Alumna Charlie Blair wins E-Factor 2019 with business that counters loneliness through hip-hop dance
Charlie Blair wins 2019 E-Factor business competition with her plan to combat loneliness with hip-hop dance workshops and events.
A University of East London (UEL) alumna who turned her experience of being homeless into a hip-hop dance business aimed at combatting loneliness has won the University’s prestigious E-Factor entrepreneur competition.
Charlie Blair, who graduated from the Dance: Urban Practice course in 2017, took the crown over five competitors at the Natwest Conference Centre in Bishopsgate. Charlie receives £6,000 to help get her The Blair Academy up and running, as well as free working space for a year in the University’s Knowledge Dock business centre.
Charlie said, “I am completely emotionally overwhelmed that I’ve won. I want to thank UEL’s enterprise team for this incredible opportunity to invest in my dream. Thank you so much.”
University of East London Vice-chancellor and President, Professor Amanda Broderick, said, “We live in a world of the continuous next. It is critical that the University of East London provides our students with the tools and methodology required to sustain creativity and innovation and to become pioneers in an ever-changing world.
“Events such as E-Factor, which is hosted by our excellent enterprise team, are essential for our students to not only survive but thrive in their careers post-university.”
E-Factor is designed so that finalists, who are selected during a competitive application process, pitch their business ideas in front of a panel of industry professionals, who then select a winner. One of the judges was Nick Howe, the regional enterprise manager for NatWest Business. NatWest is a supporter of E-Factor.
Charlie’s The Blair Academy is aimed at helping adults and children in the UK who face social isolation and loneliness.
She explained that the idea for The Blair Academy was inspired from her experiences of being homeless. One of the hostels she stayed in had a dance studio, she said, and she spent hours there to escape her feeling of loneliness and isolation.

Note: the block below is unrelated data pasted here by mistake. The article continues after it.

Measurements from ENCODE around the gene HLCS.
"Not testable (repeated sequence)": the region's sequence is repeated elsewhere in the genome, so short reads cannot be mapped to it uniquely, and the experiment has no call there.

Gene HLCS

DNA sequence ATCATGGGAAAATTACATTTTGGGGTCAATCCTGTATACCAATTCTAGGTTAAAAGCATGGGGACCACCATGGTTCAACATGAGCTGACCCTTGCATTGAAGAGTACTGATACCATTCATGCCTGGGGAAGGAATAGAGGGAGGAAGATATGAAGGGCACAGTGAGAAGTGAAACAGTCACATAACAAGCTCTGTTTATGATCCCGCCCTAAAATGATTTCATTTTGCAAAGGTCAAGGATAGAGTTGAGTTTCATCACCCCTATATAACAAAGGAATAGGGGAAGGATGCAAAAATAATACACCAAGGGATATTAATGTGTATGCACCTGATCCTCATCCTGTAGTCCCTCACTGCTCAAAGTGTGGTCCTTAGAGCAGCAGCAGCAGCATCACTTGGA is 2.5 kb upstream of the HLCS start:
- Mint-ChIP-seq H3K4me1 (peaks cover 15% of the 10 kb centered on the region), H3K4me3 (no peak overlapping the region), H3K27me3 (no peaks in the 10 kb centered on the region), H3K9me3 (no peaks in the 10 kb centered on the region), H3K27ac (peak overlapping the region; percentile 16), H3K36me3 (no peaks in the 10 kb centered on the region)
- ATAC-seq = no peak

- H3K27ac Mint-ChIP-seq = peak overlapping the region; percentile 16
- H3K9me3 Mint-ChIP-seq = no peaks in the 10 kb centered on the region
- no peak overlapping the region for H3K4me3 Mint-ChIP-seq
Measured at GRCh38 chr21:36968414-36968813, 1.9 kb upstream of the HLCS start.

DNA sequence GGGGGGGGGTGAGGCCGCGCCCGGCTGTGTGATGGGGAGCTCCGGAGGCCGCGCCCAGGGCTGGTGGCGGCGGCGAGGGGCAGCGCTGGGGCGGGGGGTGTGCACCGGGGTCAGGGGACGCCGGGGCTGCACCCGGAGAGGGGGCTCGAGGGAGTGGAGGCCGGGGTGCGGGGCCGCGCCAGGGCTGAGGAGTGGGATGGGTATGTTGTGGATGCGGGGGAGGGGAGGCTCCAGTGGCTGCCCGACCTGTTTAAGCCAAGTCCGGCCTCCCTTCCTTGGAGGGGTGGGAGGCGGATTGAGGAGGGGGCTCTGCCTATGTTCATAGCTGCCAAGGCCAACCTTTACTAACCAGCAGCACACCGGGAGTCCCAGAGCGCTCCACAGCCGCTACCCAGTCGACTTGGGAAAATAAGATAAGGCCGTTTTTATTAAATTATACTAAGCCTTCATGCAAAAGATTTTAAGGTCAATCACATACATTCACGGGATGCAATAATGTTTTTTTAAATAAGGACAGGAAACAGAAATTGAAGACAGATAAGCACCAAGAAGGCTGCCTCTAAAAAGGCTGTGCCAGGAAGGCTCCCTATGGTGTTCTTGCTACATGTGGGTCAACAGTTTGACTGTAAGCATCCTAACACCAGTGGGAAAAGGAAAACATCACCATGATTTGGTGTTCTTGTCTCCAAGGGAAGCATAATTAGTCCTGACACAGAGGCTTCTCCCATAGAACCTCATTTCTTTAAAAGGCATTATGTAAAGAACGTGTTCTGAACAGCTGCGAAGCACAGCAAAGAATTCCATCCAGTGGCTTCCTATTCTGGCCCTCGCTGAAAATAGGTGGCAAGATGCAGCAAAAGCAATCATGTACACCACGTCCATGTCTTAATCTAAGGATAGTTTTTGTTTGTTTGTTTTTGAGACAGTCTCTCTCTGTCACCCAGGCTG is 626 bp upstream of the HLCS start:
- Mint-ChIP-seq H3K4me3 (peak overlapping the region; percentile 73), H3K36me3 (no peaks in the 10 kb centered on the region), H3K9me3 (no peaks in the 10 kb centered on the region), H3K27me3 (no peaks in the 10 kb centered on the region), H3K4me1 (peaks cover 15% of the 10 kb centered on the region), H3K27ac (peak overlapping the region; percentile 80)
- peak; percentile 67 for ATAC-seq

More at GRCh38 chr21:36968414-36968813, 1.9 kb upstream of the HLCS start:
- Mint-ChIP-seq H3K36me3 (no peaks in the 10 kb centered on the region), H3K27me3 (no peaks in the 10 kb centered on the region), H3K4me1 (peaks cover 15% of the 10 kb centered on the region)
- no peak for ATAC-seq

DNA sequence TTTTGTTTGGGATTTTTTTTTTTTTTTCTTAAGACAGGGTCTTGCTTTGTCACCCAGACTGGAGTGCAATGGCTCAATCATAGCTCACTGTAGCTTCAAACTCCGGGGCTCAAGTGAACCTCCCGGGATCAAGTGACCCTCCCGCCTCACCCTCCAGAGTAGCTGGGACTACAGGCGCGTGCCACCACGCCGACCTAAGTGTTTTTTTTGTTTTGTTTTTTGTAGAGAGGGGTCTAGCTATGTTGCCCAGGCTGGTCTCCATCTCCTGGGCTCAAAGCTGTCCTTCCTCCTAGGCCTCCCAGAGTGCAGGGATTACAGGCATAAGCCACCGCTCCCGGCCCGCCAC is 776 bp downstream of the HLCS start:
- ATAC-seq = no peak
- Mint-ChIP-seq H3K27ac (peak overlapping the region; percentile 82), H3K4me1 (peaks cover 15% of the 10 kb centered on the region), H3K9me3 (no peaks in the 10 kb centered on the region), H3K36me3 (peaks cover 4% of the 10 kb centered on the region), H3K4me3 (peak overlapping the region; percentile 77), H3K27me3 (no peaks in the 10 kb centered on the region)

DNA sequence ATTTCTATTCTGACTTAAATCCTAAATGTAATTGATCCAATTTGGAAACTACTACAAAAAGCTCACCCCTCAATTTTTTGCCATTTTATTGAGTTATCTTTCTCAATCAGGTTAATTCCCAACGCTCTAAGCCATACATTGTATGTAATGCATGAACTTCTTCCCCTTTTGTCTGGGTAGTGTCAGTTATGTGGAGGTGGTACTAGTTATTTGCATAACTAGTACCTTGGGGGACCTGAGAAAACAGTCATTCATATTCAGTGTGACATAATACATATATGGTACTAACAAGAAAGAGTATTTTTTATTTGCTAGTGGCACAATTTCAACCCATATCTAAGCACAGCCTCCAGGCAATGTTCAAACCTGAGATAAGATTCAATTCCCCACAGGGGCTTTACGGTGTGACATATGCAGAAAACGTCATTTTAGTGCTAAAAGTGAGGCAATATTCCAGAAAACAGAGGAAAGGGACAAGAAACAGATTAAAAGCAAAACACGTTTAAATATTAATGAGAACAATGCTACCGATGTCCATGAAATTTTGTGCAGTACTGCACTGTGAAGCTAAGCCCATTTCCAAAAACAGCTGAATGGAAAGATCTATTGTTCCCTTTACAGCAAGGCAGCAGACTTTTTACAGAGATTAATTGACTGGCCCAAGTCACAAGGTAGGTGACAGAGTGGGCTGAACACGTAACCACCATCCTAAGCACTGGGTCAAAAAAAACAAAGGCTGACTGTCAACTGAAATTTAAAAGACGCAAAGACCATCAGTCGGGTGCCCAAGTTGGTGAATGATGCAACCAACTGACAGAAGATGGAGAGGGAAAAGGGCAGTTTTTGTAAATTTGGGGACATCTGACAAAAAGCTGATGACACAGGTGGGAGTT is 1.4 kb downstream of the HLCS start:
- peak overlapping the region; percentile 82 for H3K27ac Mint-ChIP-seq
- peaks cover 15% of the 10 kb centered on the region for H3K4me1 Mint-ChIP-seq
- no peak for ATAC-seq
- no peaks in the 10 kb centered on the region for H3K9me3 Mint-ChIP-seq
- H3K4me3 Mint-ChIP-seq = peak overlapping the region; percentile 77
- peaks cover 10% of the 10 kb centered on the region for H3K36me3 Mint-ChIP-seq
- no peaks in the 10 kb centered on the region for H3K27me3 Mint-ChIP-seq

The Blair Academy will run hip-hop dance workshops and events to engage diverse groups of people, ranging from older adults to those with disabilities – and the homeless, as well.
Ultimately, Charlie said she hopes to turn the academy into a franchise, and to build a wide-reaching community initiative that will eliminate loneliness within vulnerable groups.
Rebecca Moodie, the University of East London’s enterprise manager, said, “Our finalists were selected from over 100 applications and have undergone a rigorous, competitive development programme. We are overwhelmed by the innovation, passion and tenacity they have shown. I am thrilled that Charlie has won and we look forward to seeing the fruits of her investment in the year to come.”
James Firkins, who graduated from UEL in 2018 and studied creative and professional writing, took second place. He was awarded £1,500 and will receive a year of free space at Knowledge Dock.
James’ business idea, Man Age, is a communications initiative designed to help provide mental health support for men and prevent male suicide.
James said, “I’ve already had a lot of interest from academics and businesses who want to work on projects with me and who have attended the final tonight. It’s pretty awesome. It doesn’t end here, it starts here.”
The four other finalists, Abigail Joanne Lennox of Bread & Roses; Laetitia Zanga of Back in Time; Dan Sharp and Arela Williams of Sharp Training; and Warren Kent of Veritas Technologies, were each awarded £500.